Neal Huntington thinks players should be allowed to re-enter games after concussion testing

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Pirates catcher Francisco Cervelli, who has suffered many concussions throughout his 12-year career, was hit on the back of the helmet on a Joc Pederson backswing Saturday against the Dodgers. Through Cervelli remained in the game initially, he took himself out of the game shortly thereafter and went on the seven-day concussion injured list on Sunday.

Perhaps inspired by Saturday’s event, Pirates GM Neal Huntington suggested that players should be allowed to re-enter games once they have passed concussion tests, the Associated Press reports. Huntington said, “Any player that had an obvious concussion risk incident should be allowed to be removed from the game, taken off the field, taken into the locker room, assessed by a doctor, assessed by a trainer, go through an extended period of time and then re-enter the game. Because right now, all of this has to happen on the field.”

Huntington added, “The player has to feel pressure as he’s standing there with 30,000 or 10,000 or 50,000 eyes on him. He has to feel pressure to make a decision whether (he’s) in or (he’s) out of this game. He knows if he takes himself out and he’s the catcher, there’s only one other catcher, and the game becomes a fiasco if that other catcher gets hurt.”

Huntington, who has been forward-thinking on a number of other issues, has it wrong here. The concussion protocols were created because players frequently hid or under-reported their injuries in order to remain in the game. Especially for younger or otherwise less-proven players, there is pressure to have to constantly perform in order to keep one’s job. Furthermore, there is an overarching sentiment across sports that taking time off due to injury makes one weak. Similarly, playing while injured is seen as tough and masculine. Creating protocols that take the decision-making out of players’ hands keeps them from making decisions that aren’t in their own best interests. Removing them would bring back that pressure for players to hide or minimize their ailments. If anything, MLB’s concussion protocols should become more stringent, not more relaxed.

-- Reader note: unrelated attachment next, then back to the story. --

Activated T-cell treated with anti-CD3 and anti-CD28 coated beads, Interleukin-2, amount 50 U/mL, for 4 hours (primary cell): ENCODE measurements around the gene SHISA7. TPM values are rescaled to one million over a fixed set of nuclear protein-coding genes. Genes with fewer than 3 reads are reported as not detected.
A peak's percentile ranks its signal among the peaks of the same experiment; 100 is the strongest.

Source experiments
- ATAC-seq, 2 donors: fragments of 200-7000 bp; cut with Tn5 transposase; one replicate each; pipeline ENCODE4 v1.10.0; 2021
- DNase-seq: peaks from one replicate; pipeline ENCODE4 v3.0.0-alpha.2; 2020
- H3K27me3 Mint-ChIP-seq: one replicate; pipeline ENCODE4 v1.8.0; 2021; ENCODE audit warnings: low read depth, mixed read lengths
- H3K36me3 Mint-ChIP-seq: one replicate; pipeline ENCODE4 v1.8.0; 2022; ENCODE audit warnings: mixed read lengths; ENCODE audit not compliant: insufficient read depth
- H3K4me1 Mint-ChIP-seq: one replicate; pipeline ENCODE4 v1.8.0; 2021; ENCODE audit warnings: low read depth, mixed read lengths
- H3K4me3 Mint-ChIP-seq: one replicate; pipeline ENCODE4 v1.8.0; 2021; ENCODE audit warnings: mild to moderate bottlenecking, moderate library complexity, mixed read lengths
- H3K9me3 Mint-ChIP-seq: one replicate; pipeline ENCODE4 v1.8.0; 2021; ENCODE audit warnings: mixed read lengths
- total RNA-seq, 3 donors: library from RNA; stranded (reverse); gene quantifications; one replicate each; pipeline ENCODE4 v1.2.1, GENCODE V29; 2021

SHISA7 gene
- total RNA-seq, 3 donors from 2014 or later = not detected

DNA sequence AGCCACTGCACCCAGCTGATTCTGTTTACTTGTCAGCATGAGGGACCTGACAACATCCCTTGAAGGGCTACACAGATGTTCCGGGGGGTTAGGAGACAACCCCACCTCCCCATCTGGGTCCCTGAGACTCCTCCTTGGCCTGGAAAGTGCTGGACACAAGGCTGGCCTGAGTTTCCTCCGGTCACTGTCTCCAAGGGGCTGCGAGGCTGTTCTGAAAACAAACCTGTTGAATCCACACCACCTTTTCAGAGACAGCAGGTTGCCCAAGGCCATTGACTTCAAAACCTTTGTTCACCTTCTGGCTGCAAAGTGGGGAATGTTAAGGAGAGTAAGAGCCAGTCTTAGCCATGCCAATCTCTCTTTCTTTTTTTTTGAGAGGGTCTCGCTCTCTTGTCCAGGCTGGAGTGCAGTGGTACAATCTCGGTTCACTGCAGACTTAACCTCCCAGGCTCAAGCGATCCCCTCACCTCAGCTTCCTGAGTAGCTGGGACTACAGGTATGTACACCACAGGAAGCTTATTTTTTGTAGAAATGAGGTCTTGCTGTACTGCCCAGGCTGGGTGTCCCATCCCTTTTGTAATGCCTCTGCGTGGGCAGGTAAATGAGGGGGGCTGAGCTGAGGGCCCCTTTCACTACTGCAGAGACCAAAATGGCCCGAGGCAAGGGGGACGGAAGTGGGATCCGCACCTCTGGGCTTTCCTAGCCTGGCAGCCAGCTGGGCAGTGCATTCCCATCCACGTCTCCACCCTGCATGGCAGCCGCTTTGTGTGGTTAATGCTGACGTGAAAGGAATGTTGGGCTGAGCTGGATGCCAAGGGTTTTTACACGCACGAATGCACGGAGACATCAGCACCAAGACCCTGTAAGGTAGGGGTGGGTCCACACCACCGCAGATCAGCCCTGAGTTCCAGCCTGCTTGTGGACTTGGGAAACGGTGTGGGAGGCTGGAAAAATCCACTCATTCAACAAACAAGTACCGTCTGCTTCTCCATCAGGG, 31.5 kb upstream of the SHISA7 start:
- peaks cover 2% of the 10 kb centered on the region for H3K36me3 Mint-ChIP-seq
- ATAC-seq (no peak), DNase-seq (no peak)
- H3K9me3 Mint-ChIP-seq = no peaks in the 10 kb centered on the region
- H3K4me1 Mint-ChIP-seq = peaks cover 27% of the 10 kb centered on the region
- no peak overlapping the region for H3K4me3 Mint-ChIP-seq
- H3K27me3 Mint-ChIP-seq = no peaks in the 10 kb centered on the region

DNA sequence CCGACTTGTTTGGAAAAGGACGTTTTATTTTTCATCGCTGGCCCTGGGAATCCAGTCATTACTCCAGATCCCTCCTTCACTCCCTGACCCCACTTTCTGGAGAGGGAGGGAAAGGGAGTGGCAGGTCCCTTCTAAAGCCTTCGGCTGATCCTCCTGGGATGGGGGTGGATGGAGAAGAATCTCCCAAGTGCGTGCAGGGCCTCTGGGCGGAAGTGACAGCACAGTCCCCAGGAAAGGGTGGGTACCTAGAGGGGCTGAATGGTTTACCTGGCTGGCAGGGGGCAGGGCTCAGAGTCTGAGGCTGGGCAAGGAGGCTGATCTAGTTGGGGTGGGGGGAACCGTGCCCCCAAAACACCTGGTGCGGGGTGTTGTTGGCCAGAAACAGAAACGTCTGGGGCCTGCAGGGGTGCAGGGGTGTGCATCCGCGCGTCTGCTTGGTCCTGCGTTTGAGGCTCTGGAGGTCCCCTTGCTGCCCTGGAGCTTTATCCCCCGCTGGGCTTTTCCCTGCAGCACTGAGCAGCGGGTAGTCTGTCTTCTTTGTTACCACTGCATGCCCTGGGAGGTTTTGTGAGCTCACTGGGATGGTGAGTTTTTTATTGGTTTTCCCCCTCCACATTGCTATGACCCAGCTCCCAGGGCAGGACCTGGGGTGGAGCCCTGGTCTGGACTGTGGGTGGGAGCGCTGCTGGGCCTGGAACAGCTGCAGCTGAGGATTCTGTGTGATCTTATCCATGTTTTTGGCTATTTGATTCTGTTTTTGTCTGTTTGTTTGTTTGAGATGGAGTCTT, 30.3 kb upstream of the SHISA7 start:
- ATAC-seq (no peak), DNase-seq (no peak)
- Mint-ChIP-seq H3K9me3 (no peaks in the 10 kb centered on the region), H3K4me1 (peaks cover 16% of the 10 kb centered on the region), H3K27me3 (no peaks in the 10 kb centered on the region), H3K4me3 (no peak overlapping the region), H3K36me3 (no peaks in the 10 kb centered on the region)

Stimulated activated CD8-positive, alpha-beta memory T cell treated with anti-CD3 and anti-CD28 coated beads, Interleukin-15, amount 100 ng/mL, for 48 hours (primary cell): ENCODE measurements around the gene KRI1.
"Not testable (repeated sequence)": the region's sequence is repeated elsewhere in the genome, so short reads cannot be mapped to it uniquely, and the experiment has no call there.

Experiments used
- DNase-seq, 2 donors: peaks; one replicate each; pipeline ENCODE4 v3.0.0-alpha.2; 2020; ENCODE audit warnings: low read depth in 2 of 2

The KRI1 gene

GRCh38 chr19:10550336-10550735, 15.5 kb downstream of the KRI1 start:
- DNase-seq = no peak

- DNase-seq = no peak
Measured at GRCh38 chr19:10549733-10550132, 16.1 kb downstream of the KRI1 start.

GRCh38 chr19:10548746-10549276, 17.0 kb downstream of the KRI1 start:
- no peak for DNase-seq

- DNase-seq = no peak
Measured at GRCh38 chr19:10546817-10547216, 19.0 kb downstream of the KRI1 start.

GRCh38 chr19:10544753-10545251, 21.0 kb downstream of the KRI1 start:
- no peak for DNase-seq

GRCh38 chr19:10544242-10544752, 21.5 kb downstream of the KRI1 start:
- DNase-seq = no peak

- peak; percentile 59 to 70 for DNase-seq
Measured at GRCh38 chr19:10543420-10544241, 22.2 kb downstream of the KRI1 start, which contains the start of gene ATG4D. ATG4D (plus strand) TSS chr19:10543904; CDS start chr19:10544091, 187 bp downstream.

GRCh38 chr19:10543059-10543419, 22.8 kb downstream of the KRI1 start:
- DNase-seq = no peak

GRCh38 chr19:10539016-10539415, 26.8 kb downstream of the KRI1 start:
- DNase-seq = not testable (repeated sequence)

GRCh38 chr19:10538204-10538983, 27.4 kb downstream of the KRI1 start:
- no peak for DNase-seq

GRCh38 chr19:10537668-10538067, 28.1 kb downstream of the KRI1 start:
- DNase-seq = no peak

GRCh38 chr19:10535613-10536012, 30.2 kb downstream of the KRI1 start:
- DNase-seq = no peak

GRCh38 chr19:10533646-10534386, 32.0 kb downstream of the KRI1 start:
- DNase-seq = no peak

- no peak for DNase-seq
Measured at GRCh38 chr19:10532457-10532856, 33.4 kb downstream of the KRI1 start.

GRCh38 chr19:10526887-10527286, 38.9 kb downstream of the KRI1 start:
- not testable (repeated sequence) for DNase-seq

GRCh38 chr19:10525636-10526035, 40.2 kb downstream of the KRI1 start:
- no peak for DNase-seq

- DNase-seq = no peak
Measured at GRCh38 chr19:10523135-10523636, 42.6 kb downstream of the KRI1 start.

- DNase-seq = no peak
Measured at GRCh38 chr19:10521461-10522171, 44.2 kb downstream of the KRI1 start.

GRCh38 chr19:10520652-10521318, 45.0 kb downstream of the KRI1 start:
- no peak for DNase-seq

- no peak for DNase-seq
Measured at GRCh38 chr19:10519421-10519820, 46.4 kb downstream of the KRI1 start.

The powers that be with Major League Baseball have no doubt followed the concussion scandal surrounding the National Football League. In January, the NFL settled for over $1 billion with retired players dealing with traumatic brain injuries, including dementia, Lou Gehrig’s disease, Parkinson’s disease, and Alzheimer’s disease. For years, the league refused to acknowledge the link between playing football and CTE (chronic traumatic encephalopathy), which is a neurodegenerative disease that can lead to dementia and has many negative effects, such as increasing the risk of suicide. Since baseball isn’t often a contact sport, MLB doesn’t have to worry about brain injuries to this degree, but it still needs to take preventative measures in order to avoid billion-dollar lawsuits as well as avoiding P.R. damage. In December 2012, former major league outfielder Ryan Freel committed suicide. Freel, who claimed to have suffered as many as 10 concussions, suffered from CTE. MLB players can suffer brain injuries just like football players.

Huntington seems to be worried about not having enough rostered catchers in the event one or two catchers get injured. That is really an issue of roster management. Carrying only two catchers on the roster is a calculated risk, often justified. Huntington can ensure his team never has to be put in the position of not having a catcher in an emergency by rostering a third catcher. Rosters are expanding to 26 players next year, by the way.